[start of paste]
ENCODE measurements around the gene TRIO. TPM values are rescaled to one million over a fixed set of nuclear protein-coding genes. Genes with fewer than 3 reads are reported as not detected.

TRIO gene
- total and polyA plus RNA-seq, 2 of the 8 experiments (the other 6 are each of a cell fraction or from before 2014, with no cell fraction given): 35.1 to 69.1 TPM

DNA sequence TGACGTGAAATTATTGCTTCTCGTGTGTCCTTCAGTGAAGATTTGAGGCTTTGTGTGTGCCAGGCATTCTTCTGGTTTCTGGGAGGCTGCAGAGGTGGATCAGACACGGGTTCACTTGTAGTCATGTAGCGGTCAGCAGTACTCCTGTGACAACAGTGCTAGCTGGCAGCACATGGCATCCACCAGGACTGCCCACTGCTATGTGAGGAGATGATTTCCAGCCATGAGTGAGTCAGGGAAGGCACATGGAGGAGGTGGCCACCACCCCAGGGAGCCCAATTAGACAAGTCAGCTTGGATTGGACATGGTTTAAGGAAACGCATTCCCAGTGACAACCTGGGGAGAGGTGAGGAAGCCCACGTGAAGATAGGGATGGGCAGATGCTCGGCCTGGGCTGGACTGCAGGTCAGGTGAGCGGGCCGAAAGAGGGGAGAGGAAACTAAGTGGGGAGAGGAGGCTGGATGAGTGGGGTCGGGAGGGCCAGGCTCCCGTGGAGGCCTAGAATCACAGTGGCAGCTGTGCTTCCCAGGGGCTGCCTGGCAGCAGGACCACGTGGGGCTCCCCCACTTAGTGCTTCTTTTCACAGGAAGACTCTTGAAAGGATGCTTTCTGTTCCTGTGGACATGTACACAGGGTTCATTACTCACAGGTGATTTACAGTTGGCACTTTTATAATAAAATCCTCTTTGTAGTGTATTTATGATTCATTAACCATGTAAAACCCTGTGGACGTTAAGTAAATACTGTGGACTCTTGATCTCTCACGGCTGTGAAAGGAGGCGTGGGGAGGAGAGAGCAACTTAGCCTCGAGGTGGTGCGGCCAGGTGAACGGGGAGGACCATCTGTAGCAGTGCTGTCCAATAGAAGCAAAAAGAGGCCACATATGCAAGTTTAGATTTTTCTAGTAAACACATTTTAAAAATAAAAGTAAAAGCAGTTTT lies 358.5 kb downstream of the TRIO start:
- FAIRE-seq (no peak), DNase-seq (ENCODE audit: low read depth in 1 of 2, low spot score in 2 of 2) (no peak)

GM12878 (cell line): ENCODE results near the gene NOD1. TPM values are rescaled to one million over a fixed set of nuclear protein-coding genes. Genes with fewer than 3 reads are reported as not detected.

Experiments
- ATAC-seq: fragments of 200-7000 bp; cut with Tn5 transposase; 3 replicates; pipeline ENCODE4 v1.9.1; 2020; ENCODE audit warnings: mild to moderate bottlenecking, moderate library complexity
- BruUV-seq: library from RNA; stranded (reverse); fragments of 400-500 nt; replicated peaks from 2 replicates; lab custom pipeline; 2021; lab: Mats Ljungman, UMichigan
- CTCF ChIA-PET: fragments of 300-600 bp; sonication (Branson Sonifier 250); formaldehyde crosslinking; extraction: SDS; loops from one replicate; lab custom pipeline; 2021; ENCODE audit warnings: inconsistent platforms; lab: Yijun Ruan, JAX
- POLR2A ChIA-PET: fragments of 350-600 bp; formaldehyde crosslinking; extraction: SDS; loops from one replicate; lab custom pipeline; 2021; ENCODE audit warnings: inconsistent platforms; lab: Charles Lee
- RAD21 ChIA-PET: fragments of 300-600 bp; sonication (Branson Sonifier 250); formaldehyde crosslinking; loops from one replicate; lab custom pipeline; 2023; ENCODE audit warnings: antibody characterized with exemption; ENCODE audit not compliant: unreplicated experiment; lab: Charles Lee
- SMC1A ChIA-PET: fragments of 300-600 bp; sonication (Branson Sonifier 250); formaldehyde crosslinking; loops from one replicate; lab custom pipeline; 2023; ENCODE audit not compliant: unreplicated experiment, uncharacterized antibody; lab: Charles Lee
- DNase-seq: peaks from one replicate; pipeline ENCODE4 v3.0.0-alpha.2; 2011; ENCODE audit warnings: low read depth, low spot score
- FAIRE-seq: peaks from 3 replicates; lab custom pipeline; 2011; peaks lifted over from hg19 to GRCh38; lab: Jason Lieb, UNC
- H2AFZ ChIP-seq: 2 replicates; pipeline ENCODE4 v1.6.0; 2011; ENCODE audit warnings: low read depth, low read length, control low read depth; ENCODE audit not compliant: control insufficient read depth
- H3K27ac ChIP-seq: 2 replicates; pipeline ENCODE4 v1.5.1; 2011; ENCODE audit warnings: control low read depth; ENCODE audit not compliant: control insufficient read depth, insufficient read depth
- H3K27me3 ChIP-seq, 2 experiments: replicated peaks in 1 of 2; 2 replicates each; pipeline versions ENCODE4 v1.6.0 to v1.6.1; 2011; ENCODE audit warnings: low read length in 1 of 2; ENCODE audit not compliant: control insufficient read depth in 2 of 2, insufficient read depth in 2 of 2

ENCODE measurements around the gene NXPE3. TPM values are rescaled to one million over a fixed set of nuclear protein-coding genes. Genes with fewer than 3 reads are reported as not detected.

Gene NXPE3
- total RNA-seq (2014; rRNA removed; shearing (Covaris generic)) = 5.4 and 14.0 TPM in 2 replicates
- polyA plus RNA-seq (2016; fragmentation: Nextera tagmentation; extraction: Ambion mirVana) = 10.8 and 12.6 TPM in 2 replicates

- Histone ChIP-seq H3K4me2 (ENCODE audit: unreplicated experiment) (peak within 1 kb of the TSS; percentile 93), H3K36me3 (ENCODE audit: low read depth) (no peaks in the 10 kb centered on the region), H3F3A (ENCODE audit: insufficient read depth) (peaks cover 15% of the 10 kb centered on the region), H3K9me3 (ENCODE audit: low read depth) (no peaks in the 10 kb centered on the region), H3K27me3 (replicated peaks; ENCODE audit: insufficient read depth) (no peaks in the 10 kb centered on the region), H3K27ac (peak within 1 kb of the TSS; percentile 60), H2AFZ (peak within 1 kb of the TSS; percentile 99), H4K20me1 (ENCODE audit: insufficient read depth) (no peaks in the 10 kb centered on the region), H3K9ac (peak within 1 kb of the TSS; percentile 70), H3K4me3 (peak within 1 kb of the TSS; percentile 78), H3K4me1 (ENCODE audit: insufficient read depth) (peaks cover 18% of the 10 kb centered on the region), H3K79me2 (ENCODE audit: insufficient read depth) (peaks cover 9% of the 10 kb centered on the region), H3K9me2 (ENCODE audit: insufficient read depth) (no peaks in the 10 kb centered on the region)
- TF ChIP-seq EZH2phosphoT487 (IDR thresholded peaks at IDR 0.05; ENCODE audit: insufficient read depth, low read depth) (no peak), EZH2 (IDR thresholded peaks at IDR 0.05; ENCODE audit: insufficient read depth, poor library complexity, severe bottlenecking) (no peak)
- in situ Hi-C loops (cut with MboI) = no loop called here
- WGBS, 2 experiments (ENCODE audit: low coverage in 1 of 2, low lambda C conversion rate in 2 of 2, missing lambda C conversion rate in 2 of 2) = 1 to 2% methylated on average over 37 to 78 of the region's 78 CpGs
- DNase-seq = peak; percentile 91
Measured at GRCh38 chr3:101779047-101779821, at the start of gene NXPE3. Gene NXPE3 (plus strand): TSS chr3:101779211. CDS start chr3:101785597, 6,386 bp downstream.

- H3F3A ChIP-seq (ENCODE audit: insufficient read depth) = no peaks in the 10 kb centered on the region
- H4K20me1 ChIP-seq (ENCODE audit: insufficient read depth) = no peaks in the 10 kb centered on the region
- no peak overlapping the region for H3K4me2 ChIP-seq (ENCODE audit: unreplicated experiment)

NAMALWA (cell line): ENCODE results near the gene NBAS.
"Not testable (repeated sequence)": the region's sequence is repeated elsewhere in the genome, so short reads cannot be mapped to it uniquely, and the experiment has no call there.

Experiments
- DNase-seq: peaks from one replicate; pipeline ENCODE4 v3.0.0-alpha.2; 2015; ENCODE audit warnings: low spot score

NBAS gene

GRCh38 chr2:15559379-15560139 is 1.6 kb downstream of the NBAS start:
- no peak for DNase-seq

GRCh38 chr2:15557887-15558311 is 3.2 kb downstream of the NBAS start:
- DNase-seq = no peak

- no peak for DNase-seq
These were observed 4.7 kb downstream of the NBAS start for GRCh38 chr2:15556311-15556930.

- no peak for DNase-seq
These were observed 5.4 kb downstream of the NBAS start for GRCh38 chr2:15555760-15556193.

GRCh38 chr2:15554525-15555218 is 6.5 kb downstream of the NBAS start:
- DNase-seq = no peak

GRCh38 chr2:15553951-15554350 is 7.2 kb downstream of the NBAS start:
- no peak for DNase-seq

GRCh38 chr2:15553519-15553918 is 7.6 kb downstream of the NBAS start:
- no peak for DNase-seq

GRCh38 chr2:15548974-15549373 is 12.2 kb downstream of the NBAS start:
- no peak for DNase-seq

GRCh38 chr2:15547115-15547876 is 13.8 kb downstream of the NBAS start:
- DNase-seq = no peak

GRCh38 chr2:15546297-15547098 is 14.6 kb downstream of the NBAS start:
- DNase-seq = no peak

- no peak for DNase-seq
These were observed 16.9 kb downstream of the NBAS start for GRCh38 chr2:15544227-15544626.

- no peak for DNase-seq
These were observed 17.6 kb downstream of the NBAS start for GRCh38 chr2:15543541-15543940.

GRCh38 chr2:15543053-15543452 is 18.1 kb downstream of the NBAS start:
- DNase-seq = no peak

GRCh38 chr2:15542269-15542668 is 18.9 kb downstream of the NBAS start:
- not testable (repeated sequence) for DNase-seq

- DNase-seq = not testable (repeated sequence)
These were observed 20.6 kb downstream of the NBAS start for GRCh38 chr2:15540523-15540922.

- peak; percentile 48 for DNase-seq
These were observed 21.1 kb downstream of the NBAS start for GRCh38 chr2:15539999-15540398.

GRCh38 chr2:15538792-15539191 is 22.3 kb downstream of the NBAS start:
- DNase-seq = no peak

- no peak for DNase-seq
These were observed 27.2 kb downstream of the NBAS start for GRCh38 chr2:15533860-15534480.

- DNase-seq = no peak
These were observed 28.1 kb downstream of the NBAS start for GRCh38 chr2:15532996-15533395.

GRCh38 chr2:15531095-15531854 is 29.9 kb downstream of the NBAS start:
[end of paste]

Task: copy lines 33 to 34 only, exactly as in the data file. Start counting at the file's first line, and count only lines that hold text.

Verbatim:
"Not testable (repeated sequence)": the region's sequence is repeated elsewhere in the genome, so short reads cannot be mapped to it uniquely, and the experiment has no call there.

Experiments